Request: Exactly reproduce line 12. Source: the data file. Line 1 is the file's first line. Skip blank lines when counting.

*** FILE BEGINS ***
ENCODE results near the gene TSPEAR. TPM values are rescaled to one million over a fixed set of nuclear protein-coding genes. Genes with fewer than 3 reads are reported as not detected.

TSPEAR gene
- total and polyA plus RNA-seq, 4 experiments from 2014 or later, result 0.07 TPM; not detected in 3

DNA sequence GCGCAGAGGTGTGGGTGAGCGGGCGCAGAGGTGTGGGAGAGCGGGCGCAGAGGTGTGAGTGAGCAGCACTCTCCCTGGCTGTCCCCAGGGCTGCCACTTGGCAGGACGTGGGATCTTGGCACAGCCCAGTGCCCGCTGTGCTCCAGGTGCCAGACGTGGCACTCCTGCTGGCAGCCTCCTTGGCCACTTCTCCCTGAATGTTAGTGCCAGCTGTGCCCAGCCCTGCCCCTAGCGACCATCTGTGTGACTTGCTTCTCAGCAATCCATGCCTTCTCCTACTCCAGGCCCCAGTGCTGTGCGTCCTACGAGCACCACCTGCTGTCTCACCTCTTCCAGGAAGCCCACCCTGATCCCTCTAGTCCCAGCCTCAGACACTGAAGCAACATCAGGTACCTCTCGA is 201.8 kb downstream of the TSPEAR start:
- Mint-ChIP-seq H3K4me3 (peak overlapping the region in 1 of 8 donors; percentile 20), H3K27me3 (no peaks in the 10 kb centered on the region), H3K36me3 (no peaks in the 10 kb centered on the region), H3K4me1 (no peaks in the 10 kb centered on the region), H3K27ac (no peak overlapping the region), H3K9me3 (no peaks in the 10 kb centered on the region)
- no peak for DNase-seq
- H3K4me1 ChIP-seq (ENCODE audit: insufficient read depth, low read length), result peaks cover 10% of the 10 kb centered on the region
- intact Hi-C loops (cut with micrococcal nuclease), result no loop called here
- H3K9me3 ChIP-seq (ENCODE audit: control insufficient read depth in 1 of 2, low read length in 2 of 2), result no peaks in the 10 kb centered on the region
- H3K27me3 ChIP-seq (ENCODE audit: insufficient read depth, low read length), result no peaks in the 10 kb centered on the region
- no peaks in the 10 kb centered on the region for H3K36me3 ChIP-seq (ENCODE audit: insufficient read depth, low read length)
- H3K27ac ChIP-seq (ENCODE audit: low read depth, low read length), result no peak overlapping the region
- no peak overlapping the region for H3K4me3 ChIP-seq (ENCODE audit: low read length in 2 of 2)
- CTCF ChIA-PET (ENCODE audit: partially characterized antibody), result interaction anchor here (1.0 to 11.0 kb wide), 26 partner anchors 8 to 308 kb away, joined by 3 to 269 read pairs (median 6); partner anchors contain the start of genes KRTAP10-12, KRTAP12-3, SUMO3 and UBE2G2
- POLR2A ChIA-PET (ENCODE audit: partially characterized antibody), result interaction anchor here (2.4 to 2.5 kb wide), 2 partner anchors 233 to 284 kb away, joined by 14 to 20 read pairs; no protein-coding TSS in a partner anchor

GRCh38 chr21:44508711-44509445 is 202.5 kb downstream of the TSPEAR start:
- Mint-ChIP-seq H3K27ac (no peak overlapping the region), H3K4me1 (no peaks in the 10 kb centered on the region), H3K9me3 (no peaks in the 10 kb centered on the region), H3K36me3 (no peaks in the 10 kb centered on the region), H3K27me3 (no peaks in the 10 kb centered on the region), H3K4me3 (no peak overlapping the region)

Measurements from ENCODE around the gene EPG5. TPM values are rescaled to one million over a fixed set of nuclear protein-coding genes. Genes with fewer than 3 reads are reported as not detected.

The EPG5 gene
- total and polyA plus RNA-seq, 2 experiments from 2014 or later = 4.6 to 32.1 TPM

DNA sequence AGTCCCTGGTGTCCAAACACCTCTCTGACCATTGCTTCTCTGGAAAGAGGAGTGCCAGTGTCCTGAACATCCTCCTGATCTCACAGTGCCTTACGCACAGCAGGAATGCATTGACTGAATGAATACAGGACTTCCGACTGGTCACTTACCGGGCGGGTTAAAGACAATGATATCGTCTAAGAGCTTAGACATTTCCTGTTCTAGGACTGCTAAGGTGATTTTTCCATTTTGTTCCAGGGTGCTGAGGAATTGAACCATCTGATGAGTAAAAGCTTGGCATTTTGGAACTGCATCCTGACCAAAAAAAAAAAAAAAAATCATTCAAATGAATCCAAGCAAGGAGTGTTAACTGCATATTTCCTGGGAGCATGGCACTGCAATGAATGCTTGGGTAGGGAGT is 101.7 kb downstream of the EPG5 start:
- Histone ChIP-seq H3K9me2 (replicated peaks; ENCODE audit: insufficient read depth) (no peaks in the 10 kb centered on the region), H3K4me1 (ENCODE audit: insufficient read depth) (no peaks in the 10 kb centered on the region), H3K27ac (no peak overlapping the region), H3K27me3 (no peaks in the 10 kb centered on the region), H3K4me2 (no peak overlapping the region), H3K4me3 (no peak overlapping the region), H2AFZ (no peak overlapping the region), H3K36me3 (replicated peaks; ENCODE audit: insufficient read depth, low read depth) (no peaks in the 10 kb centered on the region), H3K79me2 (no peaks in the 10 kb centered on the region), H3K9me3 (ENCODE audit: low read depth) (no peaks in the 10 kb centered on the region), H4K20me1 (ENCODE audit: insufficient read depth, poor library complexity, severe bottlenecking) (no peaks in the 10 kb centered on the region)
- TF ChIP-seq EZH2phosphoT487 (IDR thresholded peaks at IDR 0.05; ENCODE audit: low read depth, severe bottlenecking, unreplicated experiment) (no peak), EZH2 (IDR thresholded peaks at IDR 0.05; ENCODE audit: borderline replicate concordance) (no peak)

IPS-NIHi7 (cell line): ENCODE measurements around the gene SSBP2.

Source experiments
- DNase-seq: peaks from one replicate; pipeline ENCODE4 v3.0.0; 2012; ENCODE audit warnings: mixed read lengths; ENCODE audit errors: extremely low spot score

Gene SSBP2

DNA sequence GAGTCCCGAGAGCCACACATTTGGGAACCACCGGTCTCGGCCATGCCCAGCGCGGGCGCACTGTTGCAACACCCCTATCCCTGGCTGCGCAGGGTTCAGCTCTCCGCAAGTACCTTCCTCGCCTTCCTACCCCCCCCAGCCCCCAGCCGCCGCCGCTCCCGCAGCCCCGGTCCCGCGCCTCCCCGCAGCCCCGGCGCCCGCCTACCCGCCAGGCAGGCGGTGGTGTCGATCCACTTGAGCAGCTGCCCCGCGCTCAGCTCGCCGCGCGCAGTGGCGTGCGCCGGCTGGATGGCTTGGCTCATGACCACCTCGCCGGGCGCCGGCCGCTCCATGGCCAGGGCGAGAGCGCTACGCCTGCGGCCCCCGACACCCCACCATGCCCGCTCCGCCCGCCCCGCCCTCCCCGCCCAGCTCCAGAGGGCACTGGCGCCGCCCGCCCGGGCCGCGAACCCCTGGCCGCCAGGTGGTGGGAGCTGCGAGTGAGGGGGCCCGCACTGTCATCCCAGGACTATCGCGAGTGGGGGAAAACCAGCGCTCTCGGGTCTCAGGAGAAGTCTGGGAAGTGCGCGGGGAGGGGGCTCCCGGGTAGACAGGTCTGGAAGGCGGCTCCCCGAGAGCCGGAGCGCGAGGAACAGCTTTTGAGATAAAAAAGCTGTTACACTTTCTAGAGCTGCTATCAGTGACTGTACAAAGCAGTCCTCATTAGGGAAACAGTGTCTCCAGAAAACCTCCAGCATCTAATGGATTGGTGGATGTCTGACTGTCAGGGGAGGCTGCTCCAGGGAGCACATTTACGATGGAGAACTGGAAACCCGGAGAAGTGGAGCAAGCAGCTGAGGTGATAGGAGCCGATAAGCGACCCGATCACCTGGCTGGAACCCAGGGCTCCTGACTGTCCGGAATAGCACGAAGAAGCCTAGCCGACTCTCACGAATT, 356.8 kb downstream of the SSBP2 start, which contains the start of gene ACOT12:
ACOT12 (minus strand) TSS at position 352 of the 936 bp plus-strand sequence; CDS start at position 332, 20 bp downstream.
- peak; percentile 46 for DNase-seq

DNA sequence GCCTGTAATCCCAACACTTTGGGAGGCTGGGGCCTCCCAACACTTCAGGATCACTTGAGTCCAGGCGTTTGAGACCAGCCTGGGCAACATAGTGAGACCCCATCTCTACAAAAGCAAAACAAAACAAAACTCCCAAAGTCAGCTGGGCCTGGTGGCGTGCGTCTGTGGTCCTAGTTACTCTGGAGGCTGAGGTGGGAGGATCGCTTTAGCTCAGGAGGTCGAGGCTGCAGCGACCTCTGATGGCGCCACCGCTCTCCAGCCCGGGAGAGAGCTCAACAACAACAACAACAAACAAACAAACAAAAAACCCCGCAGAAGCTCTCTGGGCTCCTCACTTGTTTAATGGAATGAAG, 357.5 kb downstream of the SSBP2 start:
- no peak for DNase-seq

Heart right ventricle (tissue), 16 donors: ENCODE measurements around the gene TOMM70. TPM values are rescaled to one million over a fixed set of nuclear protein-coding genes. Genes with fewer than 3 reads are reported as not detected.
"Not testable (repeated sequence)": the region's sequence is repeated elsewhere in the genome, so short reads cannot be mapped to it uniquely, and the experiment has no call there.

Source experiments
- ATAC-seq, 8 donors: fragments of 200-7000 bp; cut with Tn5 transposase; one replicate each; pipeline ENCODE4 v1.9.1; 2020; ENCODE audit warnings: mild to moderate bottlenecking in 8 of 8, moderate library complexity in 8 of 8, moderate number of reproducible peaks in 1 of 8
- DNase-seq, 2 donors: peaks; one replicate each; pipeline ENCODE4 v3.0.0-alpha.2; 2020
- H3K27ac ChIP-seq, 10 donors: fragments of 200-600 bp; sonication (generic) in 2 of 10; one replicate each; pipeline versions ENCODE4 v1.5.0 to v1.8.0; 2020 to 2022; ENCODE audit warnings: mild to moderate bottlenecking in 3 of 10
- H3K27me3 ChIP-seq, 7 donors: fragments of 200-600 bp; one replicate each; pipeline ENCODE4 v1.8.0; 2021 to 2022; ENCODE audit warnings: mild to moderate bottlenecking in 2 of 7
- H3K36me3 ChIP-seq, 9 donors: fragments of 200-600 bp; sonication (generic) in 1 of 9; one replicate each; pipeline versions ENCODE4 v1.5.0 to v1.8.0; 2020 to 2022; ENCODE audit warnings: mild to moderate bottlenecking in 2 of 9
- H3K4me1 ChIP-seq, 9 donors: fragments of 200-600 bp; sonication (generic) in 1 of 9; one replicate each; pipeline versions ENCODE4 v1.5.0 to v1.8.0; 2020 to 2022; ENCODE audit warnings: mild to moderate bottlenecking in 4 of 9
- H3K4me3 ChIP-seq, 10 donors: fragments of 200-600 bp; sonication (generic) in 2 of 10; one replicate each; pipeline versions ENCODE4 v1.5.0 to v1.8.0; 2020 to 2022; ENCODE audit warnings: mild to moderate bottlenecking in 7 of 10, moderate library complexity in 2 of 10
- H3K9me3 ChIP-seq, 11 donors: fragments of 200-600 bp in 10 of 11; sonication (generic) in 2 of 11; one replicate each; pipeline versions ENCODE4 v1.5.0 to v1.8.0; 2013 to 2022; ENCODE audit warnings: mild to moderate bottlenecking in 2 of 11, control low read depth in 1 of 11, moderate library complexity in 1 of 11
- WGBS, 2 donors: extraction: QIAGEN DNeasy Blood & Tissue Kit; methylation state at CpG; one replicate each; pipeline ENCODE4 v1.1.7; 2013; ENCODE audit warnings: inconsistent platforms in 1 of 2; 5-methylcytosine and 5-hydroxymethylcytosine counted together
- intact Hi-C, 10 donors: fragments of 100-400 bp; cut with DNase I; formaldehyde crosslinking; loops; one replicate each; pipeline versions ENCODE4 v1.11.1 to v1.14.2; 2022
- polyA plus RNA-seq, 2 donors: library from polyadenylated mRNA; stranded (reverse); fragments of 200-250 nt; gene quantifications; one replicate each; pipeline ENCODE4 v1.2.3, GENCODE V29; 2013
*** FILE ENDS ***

- H3K27ac ChIP-seq (ENCODE audit: low read depth, low read length), result no peak overlapping the region